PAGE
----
GroupMe is a messaging app, owned by Microsoft. Users can send group or private messages from their computer or phone using WiFi.
Table of Contents
What is the GroupMe app?
- GroupMe is a messaging app where users can send group or private messages from their computer or phone using WiFi
- Users sign up using their Facebook, Microsoft/Skype account, or their email
- Next, users a prompted to verify their phone number through a text message
- GroupMe then asks the user to grant the app access to the contacts on their phone
- Users can also start chatting with other GroupMe users nearby by granting the app access to their location
- Aside from basic messaging capabilities, the app offers emojis (both free and for purchase) and GIFs
- Users can also create calendar events and invite their friends directly in the app, create polls, or send photos and videos
Why should parents care?
- Some students favor the GroupMe app because the content of a message isn’t displayed when notifications pop up on their device. This feature makes it easy for students to hide negative behavior or content from their parents
- Parents have reported instances of kids using the app solely to bully others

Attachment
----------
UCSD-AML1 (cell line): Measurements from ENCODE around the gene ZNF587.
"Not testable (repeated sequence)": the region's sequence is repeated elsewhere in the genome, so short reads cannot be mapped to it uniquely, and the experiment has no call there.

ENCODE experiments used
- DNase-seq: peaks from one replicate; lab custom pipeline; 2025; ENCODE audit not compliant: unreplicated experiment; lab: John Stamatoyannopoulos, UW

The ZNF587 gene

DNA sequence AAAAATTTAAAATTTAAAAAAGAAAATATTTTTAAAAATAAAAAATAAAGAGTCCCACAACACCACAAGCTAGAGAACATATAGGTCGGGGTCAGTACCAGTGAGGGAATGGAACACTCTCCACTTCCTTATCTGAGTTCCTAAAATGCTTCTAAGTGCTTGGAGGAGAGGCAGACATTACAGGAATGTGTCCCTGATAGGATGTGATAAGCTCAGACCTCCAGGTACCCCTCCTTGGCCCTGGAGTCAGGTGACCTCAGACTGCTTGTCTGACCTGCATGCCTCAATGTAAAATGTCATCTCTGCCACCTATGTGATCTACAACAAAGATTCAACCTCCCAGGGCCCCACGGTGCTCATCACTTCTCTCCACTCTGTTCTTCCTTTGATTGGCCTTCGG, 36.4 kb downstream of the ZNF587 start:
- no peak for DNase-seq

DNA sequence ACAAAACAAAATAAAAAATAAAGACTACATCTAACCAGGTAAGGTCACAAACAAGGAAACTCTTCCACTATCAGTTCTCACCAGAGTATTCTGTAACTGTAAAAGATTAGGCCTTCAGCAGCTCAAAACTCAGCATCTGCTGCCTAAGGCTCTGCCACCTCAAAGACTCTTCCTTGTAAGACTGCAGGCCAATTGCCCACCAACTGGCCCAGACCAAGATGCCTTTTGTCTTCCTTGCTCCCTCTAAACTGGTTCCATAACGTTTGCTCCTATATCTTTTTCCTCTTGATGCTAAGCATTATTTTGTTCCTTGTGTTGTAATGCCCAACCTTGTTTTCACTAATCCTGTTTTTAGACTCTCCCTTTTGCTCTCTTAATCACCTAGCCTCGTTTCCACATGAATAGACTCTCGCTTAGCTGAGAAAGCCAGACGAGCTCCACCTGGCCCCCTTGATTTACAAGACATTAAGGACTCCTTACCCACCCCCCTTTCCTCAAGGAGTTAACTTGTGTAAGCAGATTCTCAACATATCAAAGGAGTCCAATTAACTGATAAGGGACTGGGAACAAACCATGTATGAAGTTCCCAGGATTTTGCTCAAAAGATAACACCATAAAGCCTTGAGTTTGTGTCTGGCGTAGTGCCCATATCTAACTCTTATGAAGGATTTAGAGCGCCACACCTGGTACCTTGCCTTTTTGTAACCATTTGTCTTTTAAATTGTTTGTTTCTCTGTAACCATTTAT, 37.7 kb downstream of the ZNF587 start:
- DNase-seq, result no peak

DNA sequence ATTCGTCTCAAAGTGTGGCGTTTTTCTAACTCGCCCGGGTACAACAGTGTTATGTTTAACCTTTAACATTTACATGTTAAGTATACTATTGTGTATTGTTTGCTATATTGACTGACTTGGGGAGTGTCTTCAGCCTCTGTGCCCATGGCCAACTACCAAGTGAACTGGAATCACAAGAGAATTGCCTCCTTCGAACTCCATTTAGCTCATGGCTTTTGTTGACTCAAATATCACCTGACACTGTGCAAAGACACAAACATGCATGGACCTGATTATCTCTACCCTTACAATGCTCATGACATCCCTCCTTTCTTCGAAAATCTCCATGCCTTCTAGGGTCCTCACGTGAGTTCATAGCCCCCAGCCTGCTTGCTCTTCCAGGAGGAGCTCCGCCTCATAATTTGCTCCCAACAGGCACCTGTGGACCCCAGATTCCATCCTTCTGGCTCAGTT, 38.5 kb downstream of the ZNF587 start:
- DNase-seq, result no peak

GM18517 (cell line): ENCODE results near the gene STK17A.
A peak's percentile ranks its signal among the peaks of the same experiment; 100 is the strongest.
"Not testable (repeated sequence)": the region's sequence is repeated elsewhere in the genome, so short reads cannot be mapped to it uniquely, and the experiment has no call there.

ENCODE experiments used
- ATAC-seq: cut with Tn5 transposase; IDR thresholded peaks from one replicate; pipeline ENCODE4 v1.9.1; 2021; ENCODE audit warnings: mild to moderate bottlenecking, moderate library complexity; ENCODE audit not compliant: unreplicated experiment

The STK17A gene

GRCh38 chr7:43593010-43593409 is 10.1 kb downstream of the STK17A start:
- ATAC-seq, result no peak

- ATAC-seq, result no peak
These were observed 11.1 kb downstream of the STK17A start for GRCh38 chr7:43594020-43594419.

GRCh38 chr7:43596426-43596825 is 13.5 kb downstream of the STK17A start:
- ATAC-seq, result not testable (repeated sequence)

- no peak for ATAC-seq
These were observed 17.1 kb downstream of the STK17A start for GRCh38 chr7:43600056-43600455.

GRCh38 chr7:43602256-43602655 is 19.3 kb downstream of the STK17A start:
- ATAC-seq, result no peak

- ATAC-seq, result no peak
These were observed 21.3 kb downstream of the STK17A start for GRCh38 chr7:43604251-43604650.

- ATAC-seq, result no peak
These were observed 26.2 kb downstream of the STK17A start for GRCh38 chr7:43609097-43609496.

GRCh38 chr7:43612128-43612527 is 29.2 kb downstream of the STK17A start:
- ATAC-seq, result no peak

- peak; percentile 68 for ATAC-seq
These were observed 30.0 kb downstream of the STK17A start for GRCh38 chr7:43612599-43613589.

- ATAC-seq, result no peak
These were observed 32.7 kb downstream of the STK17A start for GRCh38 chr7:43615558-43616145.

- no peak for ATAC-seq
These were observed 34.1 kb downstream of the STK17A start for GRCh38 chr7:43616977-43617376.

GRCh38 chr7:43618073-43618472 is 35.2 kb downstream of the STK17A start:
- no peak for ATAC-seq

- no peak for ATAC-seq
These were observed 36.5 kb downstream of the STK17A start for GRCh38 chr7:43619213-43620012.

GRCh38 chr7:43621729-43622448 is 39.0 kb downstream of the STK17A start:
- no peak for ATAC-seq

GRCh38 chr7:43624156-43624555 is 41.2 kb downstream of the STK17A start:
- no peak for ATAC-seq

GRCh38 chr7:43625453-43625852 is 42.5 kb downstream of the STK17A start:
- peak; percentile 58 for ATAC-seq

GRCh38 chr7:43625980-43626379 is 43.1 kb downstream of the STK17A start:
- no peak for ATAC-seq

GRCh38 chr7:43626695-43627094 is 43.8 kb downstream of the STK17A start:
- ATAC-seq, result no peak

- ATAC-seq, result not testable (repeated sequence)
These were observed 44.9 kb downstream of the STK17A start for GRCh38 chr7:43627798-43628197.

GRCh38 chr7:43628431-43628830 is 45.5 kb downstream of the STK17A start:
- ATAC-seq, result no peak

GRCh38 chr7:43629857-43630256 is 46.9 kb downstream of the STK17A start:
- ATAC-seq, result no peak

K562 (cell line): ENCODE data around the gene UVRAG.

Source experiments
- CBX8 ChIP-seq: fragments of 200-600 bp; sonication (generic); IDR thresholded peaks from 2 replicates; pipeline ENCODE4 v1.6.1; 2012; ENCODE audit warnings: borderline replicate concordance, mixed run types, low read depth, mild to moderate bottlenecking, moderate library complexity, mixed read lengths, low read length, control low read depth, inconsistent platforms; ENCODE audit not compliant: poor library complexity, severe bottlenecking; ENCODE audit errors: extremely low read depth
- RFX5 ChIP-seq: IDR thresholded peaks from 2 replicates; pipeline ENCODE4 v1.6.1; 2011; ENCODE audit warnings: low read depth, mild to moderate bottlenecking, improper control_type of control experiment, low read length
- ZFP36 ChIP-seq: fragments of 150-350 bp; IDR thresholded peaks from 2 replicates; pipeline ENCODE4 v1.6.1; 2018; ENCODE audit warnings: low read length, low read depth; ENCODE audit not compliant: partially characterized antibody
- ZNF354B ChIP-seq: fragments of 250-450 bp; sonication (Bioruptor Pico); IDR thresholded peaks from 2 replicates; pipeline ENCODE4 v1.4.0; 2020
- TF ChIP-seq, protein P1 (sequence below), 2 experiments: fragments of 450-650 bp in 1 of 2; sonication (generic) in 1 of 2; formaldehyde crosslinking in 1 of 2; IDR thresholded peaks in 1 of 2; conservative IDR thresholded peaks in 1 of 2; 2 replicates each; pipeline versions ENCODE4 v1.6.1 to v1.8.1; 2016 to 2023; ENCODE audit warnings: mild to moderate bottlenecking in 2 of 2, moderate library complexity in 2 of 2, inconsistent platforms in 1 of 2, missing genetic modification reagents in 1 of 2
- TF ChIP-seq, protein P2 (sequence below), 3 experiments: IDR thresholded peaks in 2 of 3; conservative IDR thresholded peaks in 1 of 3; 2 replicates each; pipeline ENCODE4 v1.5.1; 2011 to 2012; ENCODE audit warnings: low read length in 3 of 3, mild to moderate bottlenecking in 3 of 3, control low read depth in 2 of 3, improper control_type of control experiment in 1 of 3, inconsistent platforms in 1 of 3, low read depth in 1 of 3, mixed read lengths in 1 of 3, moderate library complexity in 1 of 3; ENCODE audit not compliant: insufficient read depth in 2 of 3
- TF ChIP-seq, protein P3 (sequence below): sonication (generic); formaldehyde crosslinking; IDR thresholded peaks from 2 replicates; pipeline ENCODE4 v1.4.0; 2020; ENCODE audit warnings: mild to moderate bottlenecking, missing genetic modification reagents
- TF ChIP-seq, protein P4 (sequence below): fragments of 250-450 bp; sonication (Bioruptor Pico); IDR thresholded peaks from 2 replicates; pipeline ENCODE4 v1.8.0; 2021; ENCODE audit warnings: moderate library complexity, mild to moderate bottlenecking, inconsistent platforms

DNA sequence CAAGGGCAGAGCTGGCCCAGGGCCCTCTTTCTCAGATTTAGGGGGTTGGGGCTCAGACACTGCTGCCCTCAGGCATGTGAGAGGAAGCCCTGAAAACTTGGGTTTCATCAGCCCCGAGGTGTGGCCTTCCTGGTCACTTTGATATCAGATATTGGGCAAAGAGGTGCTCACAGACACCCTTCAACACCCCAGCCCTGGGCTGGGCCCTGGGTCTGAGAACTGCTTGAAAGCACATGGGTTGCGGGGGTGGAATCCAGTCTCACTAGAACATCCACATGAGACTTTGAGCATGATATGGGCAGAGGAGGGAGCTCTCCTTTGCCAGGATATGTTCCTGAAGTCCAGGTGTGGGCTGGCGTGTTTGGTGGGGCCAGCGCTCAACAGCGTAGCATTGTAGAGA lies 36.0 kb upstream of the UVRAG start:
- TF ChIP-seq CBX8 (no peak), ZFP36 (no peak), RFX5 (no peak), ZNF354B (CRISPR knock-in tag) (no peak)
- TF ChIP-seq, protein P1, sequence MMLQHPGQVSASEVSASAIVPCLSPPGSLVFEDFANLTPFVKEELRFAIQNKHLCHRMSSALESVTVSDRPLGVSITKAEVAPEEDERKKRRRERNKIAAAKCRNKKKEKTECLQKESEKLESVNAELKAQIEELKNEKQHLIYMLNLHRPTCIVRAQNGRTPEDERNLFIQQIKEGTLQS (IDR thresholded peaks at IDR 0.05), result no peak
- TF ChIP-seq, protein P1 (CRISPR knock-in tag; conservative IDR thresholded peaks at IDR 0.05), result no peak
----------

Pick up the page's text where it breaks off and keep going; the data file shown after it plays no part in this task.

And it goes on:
- There is no way for users to delete old messages
- Since activity from the GroupMe app doesn’t show up on their parents’ phone bill, some students use the app to hide their messaging activity
- GIFs available on GroupMe can showcase inappropriate content
- The app has built-in features that allow users to search the web directly from the app. There is no way to moderate or filter that content
- Users can enable geo-location which encourages them to chat with strangers nearby. This feature can be very dangerous since predators use it to target victims in their area
- Parents should be aware that within 10 minutes of our team verifying their phone number with GroupMe, they started to receive spam phone calls
GroupMe app in the news
Columbia [University] said it had suspended some of the wrestlers from the team for the rest of the academic year and others until spring semester [due to negative messages sent on GroupMe]. –Newsweek
Private GroupMe messages and group texts [can be] used as backchannels for sharing non-politically correct content. –USA Today College
What can parents do?
- Even though some apps allow students to send unlimited messages, take time to discuss and set limits on how much your teen can use texting/messaging apps to connect with their friends
- When you’re ready for your teen to have access to messaging apps, check out our Parent App Guide page and encourage your student to use the messaging apps in our Green Zone
- Remind your teen of the importance of keeping their messages Light, Bright and Polite, because any message they send online, on social media, or through text messaging can be shared by someone else. Even if the message was intended to remain private
- Get access to our “Neighborhood Watch For Digital Safety” in our private Facebook group when you join Parent University